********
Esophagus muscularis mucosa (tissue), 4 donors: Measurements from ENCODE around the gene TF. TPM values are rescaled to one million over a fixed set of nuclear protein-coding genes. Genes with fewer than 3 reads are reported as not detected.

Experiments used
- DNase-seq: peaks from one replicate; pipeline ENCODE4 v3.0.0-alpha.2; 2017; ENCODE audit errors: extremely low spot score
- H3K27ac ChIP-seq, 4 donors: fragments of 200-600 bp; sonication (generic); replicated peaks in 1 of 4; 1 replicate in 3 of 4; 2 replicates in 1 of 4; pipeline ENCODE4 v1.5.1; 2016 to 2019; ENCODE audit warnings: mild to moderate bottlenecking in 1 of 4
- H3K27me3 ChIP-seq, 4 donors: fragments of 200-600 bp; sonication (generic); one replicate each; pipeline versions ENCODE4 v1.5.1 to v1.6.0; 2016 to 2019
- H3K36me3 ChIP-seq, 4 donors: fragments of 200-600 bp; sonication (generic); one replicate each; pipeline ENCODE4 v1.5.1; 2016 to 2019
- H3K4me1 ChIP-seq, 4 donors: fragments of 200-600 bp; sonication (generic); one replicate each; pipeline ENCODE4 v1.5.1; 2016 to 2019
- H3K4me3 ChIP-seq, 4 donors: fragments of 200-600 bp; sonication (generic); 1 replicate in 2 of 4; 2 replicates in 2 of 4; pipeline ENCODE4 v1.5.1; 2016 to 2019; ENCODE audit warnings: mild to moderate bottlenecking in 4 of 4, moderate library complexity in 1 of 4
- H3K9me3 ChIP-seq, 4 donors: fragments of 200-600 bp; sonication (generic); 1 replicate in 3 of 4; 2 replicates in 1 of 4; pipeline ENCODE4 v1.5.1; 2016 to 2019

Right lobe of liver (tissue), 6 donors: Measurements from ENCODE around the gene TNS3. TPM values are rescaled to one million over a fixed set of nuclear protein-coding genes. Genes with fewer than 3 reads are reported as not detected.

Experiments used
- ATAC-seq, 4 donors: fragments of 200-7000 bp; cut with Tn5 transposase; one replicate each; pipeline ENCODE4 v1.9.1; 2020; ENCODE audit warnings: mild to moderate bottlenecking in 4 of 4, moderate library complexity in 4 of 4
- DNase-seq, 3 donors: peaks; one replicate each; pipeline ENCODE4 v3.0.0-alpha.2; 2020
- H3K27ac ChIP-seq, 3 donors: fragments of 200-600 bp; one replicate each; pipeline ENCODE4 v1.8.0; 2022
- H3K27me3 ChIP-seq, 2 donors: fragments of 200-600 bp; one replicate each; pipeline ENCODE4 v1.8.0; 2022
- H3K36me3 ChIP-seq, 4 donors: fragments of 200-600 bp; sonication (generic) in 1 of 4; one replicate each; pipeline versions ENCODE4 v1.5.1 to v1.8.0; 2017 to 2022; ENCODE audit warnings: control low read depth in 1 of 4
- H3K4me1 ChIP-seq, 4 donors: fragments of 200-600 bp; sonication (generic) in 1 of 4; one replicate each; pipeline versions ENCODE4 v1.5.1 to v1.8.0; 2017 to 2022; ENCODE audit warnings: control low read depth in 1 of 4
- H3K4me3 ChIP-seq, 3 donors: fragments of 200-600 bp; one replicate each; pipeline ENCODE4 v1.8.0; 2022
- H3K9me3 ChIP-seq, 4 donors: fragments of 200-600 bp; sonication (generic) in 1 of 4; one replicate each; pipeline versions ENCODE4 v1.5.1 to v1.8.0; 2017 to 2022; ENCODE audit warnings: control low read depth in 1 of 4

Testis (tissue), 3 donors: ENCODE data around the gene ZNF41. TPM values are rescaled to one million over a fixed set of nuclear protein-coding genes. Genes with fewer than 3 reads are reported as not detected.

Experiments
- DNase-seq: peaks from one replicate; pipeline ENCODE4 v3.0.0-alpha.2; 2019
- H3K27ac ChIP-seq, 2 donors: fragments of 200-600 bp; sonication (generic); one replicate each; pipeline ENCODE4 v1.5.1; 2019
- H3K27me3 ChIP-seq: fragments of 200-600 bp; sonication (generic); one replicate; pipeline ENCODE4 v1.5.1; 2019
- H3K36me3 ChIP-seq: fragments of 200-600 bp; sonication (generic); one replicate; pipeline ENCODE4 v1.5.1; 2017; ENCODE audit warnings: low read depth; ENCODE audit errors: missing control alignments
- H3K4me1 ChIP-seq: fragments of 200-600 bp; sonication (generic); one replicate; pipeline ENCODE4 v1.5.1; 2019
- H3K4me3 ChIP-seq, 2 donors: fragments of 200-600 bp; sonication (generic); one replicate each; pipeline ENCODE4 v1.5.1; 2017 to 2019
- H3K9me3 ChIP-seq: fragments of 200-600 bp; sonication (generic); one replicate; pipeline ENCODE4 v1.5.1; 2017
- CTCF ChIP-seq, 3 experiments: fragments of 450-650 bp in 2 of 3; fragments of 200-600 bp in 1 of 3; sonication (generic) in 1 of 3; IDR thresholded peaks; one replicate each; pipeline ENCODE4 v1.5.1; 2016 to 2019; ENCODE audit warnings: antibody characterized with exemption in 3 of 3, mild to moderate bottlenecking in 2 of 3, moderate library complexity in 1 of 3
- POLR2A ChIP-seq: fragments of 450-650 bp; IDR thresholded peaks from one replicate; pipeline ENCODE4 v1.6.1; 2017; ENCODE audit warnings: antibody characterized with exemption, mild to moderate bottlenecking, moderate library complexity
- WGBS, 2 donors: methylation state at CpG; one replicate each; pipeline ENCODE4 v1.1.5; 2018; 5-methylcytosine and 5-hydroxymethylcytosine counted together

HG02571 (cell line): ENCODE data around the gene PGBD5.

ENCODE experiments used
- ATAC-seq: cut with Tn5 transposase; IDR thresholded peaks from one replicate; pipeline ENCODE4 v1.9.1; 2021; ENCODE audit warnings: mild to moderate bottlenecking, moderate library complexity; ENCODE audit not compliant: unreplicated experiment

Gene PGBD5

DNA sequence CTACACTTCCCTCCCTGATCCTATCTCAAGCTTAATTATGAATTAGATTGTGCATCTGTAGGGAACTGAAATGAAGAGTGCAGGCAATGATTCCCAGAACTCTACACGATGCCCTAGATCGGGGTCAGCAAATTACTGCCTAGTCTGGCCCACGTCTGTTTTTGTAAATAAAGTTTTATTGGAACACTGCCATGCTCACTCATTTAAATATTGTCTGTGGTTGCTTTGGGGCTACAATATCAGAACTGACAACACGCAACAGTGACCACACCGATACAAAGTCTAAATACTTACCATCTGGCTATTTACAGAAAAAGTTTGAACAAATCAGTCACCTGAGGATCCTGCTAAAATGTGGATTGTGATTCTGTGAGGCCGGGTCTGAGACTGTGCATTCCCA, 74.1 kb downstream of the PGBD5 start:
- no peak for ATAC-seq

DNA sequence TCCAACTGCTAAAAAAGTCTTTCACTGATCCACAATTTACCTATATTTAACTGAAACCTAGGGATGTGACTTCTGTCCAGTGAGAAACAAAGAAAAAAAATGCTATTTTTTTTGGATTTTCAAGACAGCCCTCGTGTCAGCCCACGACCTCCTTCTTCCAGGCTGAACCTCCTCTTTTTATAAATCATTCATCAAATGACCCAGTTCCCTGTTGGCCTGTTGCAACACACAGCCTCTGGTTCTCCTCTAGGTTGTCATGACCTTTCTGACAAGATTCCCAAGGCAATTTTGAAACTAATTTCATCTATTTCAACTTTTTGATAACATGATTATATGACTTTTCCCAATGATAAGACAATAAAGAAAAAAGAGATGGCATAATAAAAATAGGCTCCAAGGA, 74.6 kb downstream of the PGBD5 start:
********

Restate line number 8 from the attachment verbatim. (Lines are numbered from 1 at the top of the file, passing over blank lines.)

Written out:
- H3K4me3 ChIP-seq, 4 donors: fragments of 200-600 bp; sonication (generic); 1 replicate in 2 of 4; 2 replicates in 2 of 4; pipeline ENCODE4 v1.5.1; 2016 to 2019; ENCODE audit warnings: mild to moderate bottlenecking in 4 of 4, moderate library complexity in 1 of 4